Cross Training Routines to Make You Run Faster

Building speed is definitely possible by simply following a well structured pure running training plan alone, but one of the things I’ve learned is it’s also a great idea to incorporate some cross training as well.


When I first started on my running journey I thought the only way to run faster was, well, to just keep running. My mind was set that if I did enough tempo runs, intervals, and hill repeats I should be able to achieve certain pace goals I had.

Building speed is definitely possible by simply following a well structured pure running training plan alone, but one of the things I’ve learned is it’s also a great idea to incorporate some cross training as well.

I’ve now started to incorporate different forms of training on top of my routine running with the goal of running a 90 minute half marathon soon and I’ll be sharing them with you guys in this article.


Being a runner doesn’t automatically get you excused from going to the gym. Strength training is still important for runners. Our bodies have a lot of contact time with the ground so we need to strengthen our calves, hamstring, quads, hips, core, and glutes.

Here are some exercises you should consider doing in the gym:


Squats: This is a great exercise for runners as it works the quads, glutes, and hamstrings.

Lunges: This works the same muscles as squats, but also engages the hip flexors and develops your single leg strength.

Deadlifts: This works the hamstrings, glutes, and lower back. If you haven’t done a deadlift before, it’s important to ask for assistance from one of the personal trainers in your gym.

Hip Thrusts: This is a great exercise to strengthen your hips, glutes, and hamstring.

Planks: Doing planks will help strengthen and stabilize your core. This is very important especially for long distance runners


Plyometrics can be done both in the gym or in the comfort of our homes. Doing plyometrics can be done purely using your body weight, but there are a few exercises that can be loaded with extra weight.

This can help you develop explosive power and improve your running form.
Here are a few Plyometric exercises you can do:

Box Jumps: This is a classic plyometric exercise that can help improve lower body power and explosiveness.

Jump Squats: Jump squats work the same muscles as regular squats but also engage fast-twitch muscle fibers.

Plyometric Lunges: This exercise, similar to regular lunges, will help develop your single leg strength and will also help with your explosiveness. To perform a plyometric lunge, step forward into a lunge position, and then jump up explosively, switching your feet in mid-air and landing in a lunge on the other side.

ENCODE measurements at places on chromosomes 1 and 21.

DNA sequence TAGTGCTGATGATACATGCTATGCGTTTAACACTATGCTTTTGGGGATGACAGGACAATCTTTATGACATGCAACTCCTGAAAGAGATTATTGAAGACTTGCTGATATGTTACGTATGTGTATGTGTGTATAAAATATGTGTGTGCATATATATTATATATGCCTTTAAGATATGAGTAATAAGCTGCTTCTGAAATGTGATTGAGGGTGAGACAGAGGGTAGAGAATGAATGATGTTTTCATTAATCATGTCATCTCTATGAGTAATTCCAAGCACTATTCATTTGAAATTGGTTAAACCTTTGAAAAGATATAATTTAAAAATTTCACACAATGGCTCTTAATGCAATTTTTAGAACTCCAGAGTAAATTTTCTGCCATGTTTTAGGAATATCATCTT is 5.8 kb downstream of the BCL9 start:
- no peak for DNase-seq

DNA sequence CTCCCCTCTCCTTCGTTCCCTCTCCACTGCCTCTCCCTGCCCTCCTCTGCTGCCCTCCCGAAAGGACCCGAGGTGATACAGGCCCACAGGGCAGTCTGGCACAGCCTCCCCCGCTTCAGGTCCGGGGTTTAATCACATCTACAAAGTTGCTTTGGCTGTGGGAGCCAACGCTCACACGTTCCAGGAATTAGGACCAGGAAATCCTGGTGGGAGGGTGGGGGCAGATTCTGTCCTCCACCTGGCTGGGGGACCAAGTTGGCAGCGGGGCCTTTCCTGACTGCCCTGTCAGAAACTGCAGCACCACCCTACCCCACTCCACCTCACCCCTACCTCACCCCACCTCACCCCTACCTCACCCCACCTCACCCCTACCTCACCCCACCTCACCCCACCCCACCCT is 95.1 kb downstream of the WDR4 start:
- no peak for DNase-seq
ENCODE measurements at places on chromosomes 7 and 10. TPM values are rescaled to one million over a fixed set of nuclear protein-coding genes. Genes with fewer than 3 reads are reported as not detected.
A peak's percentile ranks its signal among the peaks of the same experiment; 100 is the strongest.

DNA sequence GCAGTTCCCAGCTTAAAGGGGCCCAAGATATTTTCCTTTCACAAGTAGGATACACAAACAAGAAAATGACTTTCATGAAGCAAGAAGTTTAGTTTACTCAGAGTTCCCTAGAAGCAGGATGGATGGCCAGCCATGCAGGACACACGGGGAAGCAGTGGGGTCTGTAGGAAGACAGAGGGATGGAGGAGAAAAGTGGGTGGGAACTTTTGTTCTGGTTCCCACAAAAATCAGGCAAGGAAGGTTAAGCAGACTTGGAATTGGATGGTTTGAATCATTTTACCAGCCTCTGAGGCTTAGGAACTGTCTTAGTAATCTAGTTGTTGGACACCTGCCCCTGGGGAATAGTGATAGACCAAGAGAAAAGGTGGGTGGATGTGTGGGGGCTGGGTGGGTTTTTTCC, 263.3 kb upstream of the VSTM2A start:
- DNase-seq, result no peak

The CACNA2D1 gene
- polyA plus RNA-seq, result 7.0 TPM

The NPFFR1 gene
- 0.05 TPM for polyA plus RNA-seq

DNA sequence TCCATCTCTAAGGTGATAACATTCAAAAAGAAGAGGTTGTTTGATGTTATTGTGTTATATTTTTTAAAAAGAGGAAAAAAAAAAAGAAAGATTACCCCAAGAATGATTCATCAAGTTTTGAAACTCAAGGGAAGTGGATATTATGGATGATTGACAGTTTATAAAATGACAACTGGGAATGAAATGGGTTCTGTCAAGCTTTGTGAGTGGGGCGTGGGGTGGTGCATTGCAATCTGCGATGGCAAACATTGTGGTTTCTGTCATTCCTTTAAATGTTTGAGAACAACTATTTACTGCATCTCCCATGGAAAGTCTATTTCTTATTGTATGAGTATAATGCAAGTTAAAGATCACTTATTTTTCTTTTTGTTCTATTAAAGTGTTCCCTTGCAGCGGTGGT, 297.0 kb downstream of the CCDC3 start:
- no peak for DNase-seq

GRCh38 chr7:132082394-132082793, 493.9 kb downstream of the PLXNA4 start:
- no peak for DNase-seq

Box Step-Ups: This will help with your single leg strength and can either hit your quads or glutes. To target the quads, make sure to stand up straight. To target the glutes, lean forward slightly. This can be done with a pair of dumbbells in hand.


Agility training is another great cross training option for runners looking to improve their speed, coordination, and ability to change direction.

Here are some agility training exercises that can benefit runners:

Ladder Drills: These drills can help improve foot speed, coordination, and agility.

Cone Drills: This involves setting up cones in a pattern and running through the pattern as quickly as possible. You can either work on your sprints or maybe even your lateral movement.

Hurdle Jumps: This involves jumping over a series of small hurdles or cones set up in a line. This will help you with coordination and explosive power.


Cycling can be a great low-impact cross-training activity that can improve your cardiovascular fitness and leg strength. This can be done in substitute of an easy run in the scenario where your legs may be a bit too sore from a previous workout.

This can also be a great way just to reset your mind from all the running you’ve been doing and try out something new. If you’re on a scheduled rest day but you still feel like you can keep going, then cycling can be a great option for an active recovery instead.

Keep your cycling at a distance that isn’t too far for you and at a comfortable pace, preferably at Zone 2 at most. And always remember to wear a helmet!


Similar to cycling, swimming is another great low-impact cross training activity that can be done in part of a full running program, or can be done in substitute of an easy run.

Swimming can help improve cardiovascular fitness, which can develop running endurance and speed. This can also be done as an active recovery, allowing runners to continue training while giving their legs a break from the impact of running.

This is also a full body exercise that not only targets the legs, but also hits your upper body and core. Swimming can also improve your flexibility, particularly in the hips, shoulders, and lower back.


Being a dedicated runner doesn’t mean all you have to do is run. Incorporating strength training, plyometrics, and agility training will work wonders in achieving your running goals if done in a proper training regime.

And as for your active recovery days, cycling and swimming are two great options to keep your body moving as you prepare and actively rest for your next run.


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